Although the aims of the report are laudable, the methods it uses are scientifically weak: the report does not describe how literature was reviewed or the data collected; many statements are unsupported; and several comprehensive documents recently published on this subject are not mentioned.1 2 3 4 8 9 10 Also, the identity of the authors is unclear.

    Despite what is stated in the report, several examples of good information sources for patients are now available in Europe.11 The difficulty for the public is finding them and distinguishing between promotional material and unbiased evidence based information. Information should be reliable (evidence based, arising from a systematic evaluation, and unbiased), comparative (with respect to all treatment options), and adapted to users (evaluating the potential problems of generalising to other populations, with consideration of patients' values and preferences).11 These three principles also apply to prescribers in evaluating the risk-benefit profile of an intervention and in defining the strength of a recommendation when producing a guideline.12

    The idea of a public-private partnership stems from the recent second progress report of the European Commission's High Level Pharmaceutical Forum that proposes “to organise a platform to bring together relevant stakeholders to explore ways to exchange good practices and on ways to overcome barriers to accessing information.”13 Although it does not support direct to consumer advertising, this standpoint suggests that reliable information could come jointly from producers and regulatory bodies. However, such a partnership would confuse their separate roles and responsibilities.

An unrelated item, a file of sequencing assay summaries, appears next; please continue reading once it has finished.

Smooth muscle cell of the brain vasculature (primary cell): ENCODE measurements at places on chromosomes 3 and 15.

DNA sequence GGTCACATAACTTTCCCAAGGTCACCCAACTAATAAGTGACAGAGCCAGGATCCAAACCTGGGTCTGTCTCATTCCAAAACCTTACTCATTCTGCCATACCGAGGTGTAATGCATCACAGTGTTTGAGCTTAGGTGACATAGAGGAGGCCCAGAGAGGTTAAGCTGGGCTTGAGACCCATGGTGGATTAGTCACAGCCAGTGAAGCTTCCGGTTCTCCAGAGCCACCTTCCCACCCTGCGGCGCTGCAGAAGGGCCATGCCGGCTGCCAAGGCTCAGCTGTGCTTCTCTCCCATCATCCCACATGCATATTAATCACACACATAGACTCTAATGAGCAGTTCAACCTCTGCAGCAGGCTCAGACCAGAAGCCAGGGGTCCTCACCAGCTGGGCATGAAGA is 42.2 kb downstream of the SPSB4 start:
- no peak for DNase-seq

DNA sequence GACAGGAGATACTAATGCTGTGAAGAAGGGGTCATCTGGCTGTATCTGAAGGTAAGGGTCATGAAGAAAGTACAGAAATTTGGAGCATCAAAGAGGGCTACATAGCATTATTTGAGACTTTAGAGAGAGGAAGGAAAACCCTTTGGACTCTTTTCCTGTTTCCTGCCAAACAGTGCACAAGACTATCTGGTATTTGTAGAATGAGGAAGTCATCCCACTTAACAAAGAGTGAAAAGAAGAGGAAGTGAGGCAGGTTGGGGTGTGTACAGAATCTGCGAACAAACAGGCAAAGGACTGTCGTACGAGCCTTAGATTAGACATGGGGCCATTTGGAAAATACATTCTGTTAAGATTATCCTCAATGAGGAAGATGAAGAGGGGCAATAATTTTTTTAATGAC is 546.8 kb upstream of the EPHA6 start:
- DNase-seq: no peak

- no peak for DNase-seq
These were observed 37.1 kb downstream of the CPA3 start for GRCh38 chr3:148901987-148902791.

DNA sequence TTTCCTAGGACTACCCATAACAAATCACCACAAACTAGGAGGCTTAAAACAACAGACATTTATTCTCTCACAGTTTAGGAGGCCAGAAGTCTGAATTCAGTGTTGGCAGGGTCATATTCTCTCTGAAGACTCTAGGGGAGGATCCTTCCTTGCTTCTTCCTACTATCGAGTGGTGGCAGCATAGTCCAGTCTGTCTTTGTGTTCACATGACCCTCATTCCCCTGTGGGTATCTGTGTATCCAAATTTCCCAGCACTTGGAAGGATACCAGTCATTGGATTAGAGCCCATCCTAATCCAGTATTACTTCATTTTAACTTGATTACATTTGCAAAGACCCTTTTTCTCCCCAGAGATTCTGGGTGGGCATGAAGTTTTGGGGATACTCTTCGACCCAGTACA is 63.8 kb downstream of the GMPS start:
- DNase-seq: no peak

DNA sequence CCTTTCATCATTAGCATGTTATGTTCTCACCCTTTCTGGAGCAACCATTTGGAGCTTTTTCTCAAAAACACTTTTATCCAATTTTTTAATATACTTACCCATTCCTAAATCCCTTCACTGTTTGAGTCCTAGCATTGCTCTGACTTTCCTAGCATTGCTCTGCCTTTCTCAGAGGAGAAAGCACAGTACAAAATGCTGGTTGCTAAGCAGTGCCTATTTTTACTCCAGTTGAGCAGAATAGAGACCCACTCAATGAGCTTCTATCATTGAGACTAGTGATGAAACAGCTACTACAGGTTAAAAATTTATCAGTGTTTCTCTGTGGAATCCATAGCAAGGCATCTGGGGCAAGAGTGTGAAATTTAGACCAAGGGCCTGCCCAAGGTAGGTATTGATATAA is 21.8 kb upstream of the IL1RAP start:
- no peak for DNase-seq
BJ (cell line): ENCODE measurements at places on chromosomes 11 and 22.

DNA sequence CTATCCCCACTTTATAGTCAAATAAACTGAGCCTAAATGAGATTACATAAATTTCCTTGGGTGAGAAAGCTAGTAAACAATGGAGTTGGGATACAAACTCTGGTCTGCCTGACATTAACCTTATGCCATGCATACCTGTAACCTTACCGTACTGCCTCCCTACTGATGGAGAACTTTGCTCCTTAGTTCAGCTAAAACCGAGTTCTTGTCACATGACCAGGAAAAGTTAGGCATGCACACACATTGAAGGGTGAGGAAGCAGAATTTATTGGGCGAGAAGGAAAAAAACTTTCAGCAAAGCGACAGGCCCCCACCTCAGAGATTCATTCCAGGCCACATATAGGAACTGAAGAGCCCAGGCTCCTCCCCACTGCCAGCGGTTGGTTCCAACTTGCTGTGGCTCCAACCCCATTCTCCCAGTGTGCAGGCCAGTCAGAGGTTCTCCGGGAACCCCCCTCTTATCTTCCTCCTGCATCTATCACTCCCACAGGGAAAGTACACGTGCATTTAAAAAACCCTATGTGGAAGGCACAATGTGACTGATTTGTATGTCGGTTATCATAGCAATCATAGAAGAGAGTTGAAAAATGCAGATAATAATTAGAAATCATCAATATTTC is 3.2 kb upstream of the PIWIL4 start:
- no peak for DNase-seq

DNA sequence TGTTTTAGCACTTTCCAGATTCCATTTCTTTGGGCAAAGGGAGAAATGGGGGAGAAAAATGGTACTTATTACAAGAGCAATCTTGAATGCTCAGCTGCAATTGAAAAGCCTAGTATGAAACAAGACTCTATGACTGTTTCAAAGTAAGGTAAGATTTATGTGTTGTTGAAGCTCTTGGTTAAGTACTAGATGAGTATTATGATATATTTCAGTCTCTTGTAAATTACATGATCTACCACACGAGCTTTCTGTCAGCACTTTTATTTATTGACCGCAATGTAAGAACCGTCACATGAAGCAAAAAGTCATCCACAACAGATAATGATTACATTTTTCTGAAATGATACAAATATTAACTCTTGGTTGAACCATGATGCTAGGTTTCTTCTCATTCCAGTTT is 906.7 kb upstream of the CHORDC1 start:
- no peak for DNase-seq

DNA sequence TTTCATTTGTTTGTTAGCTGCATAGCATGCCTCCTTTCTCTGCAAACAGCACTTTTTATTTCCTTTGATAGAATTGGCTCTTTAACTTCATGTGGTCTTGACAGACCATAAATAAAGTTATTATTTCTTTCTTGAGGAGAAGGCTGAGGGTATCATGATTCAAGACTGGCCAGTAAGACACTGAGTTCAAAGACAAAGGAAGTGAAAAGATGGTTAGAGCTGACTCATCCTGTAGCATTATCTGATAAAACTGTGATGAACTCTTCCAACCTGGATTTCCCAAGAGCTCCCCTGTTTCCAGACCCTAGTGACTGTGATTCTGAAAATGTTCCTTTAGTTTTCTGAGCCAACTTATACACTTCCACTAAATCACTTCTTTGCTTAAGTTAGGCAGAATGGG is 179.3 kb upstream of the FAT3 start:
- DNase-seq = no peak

So where do we go from here? We think that a partnership between drug companies and drug regulatory authorities in the area of information, and even more so in the field of drug evaluation,14 15 16 would be confusing. Therefore, we propose two areas of real partnership with the drug industry that would reinforce public trust in the system.

    The first would entail a real commitment to waive confidentiality and give full access to data on the effectiveness and safety of drugs. Giving full access to all clinical trial protocols (not just those that are registered for publication purposes) and to the periodic safety update reports available to regulatory agencies would enhance transparency.

    A second more institutional partnership is based on the fact that patients' needs and not industry patents should be the focus of regulatory bodies. For this reason, the European Medicines Evaluation Agency should move from the Enterprise and Industry Directorate General to the Health and Consumer Protection Directorate General to avoid the current conflict between supporting the competitiveness of the drug industry and the interests of patients.

    The most sensible way to protect public health would be to Identify sources of unbiased and systematically reviewed information and maintain the current European legislation on drug promotion, while reinforcing the role of the European Medicines Evaluation Agency.


    • Competing interests: None declared.

    • Provenance and peer review: Commissioned; not externally peer reviewed.